The deep sea makes up half of our planet; it drives ocean currents that regulate the climate, hosts unique ecosystems, is an important part of the food web and is the origin of all life on earth. The wonders and diversity of life in the deep sea remain largely unexplored – we know more about the moon than about the deep sea. However, the surging demand for metals is now driving the mining industry into our planet’s last frontier.

The coveted prizes are metals such as nickel, cobalt and copper that are embedded in nodules found on the deep seabed, crusts of seamounts, and hydrothermal vents. With increasing urbanisation, growing demand for metals for batteries, renewable energy, and electronics, and deep-sea mining technology almost ready to use, countries are rushing to get deep-sea mining licences. Commercial deep-sea mining could start as early as 2025.

Scientists warn of large-scale irreversible biodiversity loss, caused by ecosystem fragmentation and destruction, noise and light pollution, waste water, and sediment plumes that would spread for large areas beyond the mining sites. Mining the deep sea might also result in long-term impacts on carbon sequestration disrupting the critical carbon cycle. Luckily, there is a way out: reducing the demand for metals through much more careful and efficient use of these resources would make deep-sea mining obsolete.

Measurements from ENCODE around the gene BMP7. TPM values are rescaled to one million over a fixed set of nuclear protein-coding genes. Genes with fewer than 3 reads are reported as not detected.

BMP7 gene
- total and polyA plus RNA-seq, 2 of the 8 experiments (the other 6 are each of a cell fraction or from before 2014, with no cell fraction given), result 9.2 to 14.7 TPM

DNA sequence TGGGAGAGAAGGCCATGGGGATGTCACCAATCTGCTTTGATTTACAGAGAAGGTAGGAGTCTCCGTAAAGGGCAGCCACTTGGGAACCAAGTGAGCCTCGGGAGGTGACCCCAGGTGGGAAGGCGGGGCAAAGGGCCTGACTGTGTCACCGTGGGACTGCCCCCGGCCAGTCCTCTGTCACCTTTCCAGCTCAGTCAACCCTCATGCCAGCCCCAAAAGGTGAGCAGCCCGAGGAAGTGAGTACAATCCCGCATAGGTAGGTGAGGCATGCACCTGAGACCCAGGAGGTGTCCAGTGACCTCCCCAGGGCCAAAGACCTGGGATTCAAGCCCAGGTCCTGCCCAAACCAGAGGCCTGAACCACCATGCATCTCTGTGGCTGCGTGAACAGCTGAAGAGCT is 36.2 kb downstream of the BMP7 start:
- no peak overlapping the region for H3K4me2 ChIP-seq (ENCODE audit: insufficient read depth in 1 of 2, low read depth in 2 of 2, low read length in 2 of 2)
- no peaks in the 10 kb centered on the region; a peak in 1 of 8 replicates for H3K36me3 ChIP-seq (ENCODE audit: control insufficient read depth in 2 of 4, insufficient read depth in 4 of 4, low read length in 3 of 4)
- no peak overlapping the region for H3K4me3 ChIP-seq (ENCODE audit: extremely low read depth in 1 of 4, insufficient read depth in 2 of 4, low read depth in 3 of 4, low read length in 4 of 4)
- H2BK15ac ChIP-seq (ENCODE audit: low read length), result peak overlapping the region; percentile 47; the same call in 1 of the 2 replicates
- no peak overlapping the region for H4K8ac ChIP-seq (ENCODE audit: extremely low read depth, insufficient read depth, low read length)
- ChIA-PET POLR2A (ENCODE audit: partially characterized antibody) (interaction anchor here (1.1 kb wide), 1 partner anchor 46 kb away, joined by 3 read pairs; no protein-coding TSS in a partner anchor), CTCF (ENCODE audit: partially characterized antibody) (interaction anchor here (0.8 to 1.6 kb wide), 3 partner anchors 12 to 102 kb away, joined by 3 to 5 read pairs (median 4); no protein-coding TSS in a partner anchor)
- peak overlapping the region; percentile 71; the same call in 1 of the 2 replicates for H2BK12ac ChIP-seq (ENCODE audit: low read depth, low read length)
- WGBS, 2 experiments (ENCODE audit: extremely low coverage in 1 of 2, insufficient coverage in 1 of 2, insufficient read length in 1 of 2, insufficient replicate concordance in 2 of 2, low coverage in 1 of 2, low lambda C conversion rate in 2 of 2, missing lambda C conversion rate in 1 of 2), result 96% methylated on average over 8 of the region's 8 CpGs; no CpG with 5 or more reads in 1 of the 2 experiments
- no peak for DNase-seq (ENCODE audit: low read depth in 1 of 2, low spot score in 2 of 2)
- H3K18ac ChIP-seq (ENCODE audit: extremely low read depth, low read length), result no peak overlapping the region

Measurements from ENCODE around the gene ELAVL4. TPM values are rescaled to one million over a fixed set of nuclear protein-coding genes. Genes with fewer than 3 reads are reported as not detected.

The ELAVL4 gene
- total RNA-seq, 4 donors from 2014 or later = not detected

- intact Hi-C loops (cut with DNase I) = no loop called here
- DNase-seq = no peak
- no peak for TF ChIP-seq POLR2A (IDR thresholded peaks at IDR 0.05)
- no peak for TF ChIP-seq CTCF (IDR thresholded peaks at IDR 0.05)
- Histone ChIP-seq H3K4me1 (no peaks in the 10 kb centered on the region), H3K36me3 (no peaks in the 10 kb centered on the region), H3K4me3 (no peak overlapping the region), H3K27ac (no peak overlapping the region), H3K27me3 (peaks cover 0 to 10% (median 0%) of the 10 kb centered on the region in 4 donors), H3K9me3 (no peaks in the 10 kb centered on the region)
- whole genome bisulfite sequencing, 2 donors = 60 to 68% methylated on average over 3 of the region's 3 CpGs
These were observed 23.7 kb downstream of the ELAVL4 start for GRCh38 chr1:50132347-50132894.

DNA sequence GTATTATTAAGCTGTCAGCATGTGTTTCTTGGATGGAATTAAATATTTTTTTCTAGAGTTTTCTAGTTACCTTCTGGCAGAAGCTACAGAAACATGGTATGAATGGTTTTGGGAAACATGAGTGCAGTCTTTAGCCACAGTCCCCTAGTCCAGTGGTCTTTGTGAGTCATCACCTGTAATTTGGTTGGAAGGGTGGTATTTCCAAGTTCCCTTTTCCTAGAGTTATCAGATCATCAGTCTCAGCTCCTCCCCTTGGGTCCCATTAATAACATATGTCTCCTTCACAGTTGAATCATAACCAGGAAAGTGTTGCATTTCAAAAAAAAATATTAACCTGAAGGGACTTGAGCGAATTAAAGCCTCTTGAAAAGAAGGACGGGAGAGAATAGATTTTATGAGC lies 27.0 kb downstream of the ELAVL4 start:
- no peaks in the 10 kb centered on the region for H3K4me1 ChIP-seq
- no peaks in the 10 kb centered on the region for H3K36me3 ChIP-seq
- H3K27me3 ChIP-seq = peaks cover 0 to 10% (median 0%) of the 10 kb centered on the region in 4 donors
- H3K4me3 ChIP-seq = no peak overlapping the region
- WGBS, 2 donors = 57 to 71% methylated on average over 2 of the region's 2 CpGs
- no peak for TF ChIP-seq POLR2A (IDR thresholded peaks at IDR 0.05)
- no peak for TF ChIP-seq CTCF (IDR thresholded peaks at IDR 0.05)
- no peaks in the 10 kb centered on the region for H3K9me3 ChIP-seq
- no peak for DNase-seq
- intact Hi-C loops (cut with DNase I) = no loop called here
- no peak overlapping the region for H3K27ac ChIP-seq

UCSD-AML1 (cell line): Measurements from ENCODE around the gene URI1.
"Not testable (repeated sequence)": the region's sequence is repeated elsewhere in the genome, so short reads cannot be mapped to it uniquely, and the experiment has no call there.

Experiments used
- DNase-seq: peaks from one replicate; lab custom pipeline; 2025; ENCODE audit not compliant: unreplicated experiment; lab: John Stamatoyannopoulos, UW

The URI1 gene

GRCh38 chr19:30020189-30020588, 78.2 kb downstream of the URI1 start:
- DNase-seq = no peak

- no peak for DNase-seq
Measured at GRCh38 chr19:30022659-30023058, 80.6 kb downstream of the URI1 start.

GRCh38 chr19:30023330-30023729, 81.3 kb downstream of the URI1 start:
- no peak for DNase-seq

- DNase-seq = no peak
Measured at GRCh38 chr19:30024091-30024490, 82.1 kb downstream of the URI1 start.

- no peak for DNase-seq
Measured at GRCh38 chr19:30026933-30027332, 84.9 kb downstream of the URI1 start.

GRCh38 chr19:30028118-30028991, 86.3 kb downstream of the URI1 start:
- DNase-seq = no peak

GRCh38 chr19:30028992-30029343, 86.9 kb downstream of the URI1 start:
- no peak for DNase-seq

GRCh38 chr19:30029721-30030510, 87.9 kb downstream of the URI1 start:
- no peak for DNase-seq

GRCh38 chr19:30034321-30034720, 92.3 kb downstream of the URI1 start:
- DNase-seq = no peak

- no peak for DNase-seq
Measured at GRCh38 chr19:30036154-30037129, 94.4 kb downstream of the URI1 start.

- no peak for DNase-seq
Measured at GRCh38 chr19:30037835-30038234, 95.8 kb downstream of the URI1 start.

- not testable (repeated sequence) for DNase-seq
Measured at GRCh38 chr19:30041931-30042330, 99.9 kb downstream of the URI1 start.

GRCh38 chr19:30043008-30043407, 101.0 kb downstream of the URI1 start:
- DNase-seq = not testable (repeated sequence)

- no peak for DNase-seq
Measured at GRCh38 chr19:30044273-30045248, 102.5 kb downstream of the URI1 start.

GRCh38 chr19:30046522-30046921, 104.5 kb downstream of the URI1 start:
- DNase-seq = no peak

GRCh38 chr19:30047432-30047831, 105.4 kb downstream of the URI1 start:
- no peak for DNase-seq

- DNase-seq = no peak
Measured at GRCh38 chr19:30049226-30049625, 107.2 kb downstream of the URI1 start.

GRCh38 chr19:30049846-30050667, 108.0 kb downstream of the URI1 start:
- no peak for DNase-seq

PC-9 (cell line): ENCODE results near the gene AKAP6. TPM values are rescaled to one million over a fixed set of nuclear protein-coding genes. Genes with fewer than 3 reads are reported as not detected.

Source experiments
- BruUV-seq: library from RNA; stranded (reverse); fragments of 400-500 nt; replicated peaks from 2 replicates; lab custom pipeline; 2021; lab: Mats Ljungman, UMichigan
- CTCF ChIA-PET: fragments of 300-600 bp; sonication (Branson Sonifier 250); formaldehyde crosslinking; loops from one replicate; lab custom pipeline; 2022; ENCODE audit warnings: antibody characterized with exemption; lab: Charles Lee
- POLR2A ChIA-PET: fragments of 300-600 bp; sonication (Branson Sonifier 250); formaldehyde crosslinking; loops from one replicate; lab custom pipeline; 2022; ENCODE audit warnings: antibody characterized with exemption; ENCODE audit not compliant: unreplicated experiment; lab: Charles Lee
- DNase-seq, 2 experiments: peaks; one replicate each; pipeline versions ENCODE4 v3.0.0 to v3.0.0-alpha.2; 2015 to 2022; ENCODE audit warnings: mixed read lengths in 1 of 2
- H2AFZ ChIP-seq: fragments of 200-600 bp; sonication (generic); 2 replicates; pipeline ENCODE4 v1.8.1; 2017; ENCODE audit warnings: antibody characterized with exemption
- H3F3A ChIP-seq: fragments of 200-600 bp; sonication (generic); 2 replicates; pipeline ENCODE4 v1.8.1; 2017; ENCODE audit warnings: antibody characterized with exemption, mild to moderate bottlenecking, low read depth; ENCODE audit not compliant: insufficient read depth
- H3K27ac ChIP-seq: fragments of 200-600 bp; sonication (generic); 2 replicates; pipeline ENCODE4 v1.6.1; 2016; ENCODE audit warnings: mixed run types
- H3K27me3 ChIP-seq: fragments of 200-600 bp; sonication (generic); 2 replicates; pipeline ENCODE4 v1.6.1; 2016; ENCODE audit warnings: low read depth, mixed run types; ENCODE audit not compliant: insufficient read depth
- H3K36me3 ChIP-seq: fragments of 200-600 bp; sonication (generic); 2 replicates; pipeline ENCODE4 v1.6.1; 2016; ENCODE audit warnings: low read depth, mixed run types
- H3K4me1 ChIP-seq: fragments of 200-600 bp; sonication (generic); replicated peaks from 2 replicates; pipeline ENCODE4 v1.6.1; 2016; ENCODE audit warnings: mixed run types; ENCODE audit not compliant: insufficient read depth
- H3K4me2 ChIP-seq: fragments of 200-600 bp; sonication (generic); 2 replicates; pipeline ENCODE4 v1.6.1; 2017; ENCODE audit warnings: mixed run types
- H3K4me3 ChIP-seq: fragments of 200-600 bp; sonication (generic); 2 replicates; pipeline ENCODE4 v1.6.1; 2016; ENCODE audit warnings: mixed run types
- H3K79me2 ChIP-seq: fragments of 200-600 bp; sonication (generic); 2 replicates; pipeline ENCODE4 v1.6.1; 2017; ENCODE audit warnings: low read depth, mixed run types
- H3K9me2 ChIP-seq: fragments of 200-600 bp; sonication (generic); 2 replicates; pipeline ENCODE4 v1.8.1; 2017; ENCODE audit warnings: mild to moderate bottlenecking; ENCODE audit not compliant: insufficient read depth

of the world’s electronic waste

is illegally traded or dumped


of global e-waste

was collected and recycled in 2019

Why would we risk large-scale loss of biodiversity, while enormous amounts of metals are being squandered? We need instead to rethink our economy and reduce our demand for raw materials, by countering over-consumption and prioritising sustainable consumption and production

Ann Dom, Senior Policy Advisor, Seas At Risk.